As temperatures turn cooler and daylight hours wane, we say “farewell” to warm weather outdoor performances and turn indoors for arts and entertainment. In the Triangle, our local art museums plan enticing exhibits for this Fall. Presently in Chapel Hill, the Ackland Art Museum promises to draw enthusiastic crowds to view multiple exhibits featuring various aspects of Japanese art and culture through the centuries in the impressive “A Season of Japan“.
The Ackland’s exhibits feature Japanese arts across a variety of mediums: print, ceramic, film, photography, poster art as well as painted screens and scrolls, offering the opportunity for total cultural immersion. The largest of the exhibits, appropriately titled “Elegance & Extravagance”, is a collection of 86 posters from 22 artists, as selected from the collection of Merrill C. Berman. The posters span four decades beginning in the post World War II Japan of the 1950s, continuing through the 1990s, depicting the emergence of Japan’s consumer culture as well as Western pop culture influences. The images range from serene and simplistic to colorfully surreal examples of graphic design excellence. This exhibit will be displayed through January 6, 2013, as will short films from two of the poster artists, running in an adjacent gallery. Neither exhibit should be missed.
Additional exhibits as part of “A Season of Japan” feature traditional and modern Japanese prints and printmaking techniques. The currently displayed print exhibit “East Faces West” includes modern prints and will be switched out with an exhibit of earlier traditional prints in mid October when “Pictures of Vanity Fair” opens. In addition, the current contemporary ceramics installation will change at the same time to an installation of five works from the Ackland’s collection. The delicate and fragile painted screens and scrolls of “New Light on Japanese Painting” remain on display until October 14th. If you’re interested in learning about the meticulous process of restoring and conserving these types of works, the Ackland has an informative slide show here.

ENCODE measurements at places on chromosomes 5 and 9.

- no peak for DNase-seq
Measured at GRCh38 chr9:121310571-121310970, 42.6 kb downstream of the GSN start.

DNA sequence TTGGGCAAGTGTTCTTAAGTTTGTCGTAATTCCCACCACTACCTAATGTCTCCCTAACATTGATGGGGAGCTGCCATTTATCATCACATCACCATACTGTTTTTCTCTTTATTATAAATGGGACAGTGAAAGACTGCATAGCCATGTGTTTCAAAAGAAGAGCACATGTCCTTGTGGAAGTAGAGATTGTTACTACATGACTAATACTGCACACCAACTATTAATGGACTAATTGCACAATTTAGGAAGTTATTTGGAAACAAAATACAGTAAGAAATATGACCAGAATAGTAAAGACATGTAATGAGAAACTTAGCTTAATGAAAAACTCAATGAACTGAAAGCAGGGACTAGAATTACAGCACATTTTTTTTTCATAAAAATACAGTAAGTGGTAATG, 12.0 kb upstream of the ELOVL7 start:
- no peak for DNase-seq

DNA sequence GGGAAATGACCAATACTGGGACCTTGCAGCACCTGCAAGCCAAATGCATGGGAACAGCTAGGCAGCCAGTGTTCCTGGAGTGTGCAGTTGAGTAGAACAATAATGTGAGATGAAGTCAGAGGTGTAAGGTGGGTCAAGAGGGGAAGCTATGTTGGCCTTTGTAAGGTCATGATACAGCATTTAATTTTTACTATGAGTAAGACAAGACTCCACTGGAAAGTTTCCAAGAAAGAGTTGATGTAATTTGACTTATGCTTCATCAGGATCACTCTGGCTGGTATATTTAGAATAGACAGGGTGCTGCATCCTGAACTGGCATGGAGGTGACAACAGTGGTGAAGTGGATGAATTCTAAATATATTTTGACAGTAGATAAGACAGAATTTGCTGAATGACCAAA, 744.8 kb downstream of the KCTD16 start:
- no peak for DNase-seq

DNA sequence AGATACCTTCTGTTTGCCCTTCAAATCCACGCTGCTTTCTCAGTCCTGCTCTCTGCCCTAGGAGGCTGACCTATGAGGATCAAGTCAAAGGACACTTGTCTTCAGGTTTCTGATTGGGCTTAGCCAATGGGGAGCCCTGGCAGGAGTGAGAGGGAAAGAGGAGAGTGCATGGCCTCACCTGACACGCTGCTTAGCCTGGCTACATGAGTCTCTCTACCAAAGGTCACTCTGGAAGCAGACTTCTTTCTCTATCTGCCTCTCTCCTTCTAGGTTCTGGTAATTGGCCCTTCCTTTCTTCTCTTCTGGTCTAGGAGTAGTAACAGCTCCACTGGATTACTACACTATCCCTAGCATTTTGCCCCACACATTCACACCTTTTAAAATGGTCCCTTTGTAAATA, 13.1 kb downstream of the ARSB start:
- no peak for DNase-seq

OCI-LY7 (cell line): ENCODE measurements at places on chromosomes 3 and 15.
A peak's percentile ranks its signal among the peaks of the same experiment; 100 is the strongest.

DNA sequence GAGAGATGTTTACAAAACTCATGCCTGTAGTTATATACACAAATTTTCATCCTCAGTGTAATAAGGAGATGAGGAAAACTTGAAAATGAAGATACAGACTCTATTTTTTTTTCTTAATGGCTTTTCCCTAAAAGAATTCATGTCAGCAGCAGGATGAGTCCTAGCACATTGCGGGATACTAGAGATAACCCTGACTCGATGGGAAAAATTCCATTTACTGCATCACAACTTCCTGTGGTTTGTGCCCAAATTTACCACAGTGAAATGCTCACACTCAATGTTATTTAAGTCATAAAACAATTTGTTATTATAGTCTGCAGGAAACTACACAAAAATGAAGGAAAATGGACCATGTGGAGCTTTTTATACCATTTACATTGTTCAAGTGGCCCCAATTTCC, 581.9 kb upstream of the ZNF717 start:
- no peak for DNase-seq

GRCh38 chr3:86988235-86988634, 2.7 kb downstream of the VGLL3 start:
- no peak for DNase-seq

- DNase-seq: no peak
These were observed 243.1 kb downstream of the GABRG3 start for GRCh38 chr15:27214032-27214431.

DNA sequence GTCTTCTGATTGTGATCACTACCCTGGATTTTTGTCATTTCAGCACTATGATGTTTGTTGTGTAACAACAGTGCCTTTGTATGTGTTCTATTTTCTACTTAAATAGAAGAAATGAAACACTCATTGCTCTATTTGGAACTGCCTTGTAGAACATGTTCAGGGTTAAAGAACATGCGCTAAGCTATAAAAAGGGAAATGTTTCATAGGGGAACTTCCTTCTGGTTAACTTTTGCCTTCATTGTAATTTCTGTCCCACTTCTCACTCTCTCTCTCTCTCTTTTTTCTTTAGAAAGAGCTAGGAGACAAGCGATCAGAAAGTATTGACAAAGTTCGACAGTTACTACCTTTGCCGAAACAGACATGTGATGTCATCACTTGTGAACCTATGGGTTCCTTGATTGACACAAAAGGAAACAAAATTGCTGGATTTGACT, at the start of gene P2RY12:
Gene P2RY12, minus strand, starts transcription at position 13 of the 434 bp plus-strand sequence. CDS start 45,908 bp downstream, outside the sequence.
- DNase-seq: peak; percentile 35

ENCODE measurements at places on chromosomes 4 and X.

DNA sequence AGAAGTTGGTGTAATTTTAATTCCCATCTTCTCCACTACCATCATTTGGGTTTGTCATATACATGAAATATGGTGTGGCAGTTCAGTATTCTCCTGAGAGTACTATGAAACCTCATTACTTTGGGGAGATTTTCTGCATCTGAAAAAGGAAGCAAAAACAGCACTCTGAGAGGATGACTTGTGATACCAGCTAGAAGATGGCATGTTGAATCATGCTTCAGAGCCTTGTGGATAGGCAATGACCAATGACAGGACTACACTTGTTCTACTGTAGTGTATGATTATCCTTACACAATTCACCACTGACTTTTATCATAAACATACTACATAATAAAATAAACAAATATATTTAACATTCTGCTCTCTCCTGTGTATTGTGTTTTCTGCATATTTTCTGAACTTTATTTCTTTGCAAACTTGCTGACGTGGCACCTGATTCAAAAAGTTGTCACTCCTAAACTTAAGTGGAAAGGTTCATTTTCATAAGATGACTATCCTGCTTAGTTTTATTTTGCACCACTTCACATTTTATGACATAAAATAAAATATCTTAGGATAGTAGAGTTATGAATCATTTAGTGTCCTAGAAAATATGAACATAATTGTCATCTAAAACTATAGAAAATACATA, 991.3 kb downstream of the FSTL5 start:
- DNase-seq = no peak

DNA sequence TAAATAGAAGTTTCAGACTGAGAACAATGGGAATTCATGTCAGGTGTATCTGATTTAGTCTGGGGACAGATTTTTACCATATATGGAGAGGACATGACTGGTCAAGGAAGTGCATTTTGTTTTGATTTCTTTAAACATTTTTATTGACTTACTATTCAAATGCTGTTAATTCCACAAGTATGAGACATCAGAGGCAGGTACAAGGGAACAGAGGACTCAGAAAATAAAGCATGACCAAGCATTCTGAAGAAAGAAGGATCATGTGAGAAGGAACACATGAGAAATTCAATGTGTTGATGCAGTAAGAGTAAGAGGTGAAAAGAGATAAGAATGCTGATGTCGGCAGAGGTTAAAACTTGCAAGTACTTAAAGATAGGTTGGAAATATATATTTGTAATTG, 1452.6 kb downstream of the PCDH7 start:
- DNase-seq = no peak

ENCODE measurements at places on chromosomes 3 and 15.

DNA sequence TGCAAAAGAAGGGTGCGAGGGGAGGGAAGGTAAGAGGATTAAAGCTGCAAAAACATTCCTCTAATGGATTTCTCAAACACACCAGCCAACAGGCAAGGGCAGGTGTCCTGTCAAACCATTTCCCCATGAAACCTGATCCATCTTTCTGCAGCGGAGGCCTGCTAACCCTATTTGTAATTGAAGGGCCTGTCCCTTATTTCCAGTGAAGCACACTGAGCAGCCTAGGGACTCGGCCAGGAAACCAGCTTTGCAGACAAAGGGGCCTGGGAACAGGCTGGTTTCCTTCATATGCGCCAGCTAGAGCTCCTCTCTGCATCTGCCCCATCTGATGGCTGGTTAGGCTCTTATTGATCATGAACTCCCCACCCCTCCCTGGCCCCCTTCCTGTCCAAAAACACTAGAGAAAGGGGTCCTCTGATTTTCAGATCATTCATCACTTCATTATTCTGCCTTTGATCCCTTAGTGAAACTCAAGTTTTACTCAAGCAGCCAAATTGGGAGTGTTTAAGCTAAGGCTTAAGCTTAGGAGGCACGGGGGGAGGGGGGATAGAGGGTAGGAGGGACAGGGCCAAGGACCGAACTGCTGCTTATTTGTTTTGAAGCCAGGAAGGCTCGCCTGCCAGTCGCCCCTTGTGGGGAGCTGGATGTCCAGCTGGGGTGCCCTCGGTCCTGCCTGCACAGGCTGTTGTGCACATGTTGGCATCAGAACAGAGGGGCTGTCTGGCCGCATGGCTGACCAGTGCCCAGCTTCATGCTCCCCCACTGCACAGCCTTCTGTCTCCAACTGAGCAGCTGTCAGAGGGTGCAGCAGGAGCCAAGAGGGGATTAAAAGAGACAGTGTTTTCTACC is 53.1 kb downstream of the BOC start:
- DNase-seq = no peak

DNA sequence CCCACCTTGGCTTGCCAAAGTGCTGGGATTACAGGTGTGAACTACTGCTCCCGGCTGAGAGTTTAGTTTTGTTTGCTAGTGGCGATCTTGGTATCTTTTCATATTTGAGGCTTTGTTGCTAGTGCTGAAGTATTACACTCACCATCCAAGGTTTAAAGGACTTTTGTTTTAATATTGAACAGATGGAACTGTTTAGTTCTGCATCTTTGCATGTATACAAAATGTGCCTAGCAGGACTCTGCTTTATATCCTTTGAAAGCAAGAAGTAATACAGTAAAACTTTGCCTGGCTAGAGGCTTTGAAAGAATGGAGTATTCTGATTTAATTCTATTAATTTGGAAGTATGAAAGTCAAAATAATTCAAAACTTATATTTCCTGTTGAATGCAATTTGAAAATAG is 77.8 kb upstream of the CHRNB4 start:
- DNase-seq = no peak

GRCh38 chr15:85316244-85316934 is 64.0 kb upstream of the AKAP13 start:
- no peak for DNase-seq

For those seeking to delve even further into Japanese culture, the Ackland Art Museum has scheduled several special programs and curators’ seminars over the coming months. A sake tasting will be hosted by Jujube restaurant on September 27th (advanced registration is required and those interested should send an email to reserve a space). On October 4th, a free public film lecture, discussing directors such as Hayao Miyazaki (director of Princess Mononoke and Spirited Away) precedes the viewing of Isao Takahata’s Grave of the Fireflies (1988). A tea tasting, including information on traditional and contemporary tea practices, is scheduled for October 18th. Finally, Japanese Culture Day (Bunka no Hi) will celebrate culture and arts in a free, public, family-friendly event at the Ackland on November 3rd.
That the exhibits are freely available to those wishing to visit another culture without leaving the familiarity of our Triangle neighborhood is the cherry (blossom) atop the breadth and beauty of the works included in “A Season of Japan”. I encourage you to take time this Fall for a special season at the Ackland Museum. It’s a short journey, well worth exploring at length.